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Investigating the Association Between Periodontal Disease and Risk of Pancreatic Cancer

Chang, Jeffrey S. MD, PhD, MPH*; Tsai, Chia-Rung MA*; Chen, Li-Tzong MD, PhD*†‡§; Shan, Yan-Shen MD, PhD∥¶

doi: 10.1097/MPA.0000000000000419
Original Articles

Objective Periodontal disease (PD) is increasingly recognized as an emerging risk factor for various systemic diseases, including diabetes, cardiovascular diseases, and cancer. The current study examined the association between PD (periodontitis, gingivitis, and others) and pancreatic cancer.

Methods A total of 139,805 subjects with PD and 75,085 subjects without PD were identified from the National Health Insurance Research Database of Taiwan. Cox proportional hazards regression was performed to compare the incidence of pancreatic cancer between the 2 groups.

Results Periodontal disease was positively associated with pancreatic cancer risk (hazard ratio [HR], 1.55; 95% confidence interval [CI], 1.02–2.33). This positive association occurred predominantly among those aged 65 years or older (HR, 2.17; 95% CI, 1.03–4.57) and was not observed among those aged younger than 65 years (HR, 0.83; 95% CI, 0.52–1.34). Further analysis showed that PD is a risk factor for pancreatic cancer independent of diabetes, hyperlipidemia, allergies, viral hepatitis, peptic ulcer, pancreatitis, chronic obstructive pulmonary disease (as a proxy for cigarette smoking), and alcoholic-related conditions (as a proxy for alcohol drinking).

Conclusions Our results indicated a significantly positive association between PD and risk of pancreatic cancer. The underlying biological mechanisms for the positive association between PD and pancreatic cancer require further investigation.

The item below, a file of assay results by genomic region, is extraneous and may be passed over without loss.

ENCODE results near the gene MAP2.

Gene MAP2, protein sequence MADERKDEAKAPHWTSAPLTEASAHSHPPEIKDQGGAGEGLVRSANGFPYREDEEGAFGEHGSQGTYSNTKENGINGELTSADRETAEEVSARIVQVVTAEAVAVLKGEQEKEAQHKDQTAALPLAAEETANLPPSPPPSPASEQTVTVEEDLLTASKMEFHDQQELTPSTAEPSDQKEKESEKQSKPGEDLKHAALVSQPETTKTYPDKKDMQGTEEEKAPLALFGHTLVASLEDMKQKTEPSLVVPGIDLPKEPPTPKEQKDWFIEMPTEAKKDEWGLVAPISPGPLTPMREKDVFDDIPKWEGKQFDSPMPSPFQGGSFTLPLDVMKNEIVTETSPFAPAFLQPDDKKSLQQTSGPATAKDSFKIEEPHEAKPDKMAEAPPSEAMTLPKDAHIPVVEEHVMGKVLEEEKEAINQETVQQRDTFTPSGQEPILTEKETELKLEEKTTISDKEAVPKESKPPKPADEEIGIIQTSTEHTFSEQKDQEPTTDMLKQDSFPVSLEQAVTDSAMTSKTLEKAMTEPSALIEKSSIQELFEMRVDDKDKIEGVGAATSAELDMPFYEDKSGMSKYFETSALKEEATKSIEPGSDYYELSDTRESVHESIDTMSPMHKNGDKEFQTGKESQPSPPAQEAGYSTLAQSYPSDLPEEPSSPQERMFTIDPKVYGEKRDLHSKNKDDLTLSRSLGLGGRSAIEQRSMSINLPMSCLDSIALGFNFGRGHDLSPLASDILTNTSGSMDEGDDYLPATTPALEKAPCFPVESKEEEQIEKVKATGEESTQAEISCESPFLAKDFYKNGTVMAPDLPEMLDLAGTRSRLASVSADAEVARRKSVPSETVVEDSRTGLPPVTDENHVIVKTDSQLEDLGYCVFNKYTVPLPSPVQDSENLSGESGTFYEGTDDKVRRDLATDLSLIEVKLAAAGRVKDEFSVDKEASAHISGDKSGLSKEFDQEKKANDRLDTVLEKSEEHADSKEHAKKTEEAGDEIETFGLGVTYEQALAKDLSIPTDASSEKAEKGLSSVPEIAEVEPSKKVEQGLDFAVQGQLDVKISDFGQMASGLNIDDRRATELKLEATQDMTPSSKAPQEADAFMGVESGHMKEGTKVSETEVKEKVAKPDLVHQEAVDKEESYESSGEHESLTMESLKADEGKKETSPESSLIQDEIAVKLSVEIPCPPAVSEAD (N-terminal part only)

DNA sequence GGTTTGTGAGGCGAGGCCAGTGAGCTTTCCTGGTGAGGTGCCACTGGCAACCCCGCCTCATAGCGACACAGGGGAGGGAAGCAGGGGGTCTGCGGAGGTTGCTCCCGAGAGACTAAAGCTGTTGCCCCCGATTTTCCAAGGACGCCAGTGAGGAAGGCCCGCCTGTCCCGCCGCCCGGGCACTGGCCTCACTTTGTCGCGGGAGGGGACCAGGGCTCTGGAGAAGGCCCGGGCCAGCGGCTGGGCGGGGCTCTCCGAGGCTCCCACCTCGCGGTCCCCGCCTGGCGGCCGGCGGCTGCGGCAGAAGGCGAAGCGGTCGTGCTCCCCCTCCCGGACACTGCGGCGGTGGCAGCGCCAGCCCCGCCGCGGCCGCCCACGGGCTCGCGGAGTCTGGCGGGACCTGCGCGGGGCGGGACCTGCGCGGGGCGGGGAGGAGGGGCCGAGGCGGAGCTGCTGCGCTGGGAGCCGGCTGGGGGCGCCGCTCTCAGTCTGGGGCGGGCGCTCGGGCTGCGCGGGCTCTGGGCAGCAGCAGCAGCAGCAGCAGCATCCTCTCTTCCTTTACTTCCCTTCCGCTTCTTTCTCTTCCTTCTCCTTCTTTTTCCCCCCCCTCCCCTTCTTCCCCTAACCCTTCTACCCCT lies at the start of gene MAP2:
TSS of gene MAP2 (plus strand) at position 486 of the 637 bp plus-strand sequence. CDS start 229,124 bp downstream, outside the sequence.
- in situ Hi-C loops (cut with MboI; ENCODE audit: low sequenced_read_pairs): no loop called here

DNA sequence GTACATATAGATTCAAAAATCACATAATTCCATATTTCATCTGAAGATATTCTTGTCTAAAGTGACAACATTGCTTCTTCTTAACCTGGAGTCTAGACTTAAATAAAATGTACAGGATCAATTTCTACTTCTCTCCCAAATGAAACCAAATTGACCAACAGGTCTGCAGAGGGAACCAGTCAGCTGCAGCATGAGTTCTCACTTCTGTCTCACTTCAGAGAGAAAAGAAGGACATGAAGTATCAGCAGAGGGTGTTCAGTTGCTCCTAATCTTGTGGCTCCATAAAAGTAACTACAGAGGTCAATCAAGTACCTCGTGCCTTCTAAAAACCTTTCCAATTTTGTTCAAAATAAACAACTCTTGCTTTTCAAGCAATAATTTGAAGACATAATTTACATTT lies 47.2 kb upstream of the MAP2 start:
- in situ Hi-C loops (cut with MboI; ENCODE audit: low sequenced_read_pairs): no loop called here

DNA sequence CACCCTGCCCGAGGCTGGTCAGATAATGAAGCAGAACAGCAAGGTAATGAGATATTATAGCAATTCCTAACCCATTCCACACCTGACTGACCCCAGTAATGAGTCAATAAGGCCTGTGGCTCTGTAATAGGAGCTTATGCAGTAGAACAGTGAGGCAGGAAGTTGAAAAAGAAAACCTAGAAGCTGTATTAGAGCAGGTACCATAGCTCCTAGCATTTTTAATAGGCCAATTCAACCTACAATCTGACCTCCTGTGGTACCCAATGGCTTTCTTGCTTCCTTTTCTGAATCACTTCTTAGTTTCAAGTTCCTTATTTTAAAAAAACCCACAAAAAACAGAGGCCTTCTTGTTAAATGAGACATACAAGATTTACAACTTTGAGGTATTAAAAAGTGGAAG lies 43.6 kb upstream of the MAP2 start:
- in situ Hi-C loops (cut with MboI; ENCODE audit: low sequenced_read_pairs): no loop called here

From the *National Institute of Cancer Research, National Health Research Institutes; †Department of Internal Medicine, National Cheng Kung University Hospital, Tainan; ‡Department of Internal Medicine, Kaohsiung Medical University Hospital, Kaohsiung Medical University, Kaohsiung; §Institute of Molecular Medicine, National Cheng Kung University, Tainan; ∥Department of Surgery, National Cheng Kung University, College of Medicine; and ¶Institute of Clinical Medicine, National Cheng Kung University, College of Medicine, Tainan, Taiwan.

Received for publication September 4, 2014; accepted February 24, 2015.

Reprints: Li-Tzong Chen, MD, PhD, National Institute of Cancer Research, National Health Research Institutes, 2F No 367, Sheng-Li Rd, Tainan 70456, Taiwan (e-mail: leochen@nhri.org.tw) or Yan-Shen Shan, MD, PhD, Department of Surgery, National Cheng Kung University, College of Medicine 138, Sheng-Li Road, Tainan 70428, Taiwan (e-mail: ysshan@mail.ncku.edu.tw).

This study was supported by the Establishment of Cancer Research System Excellence Program funded by the Department of Health, Executive Yuan, Taiwan (CA-103-SP-01; DOH101-TD-C-111-003) and by grant from the Ministry of Science and Technology, Taiwan (103-2314-B-400-012-MY2).

The authors declare no conflict of interest.

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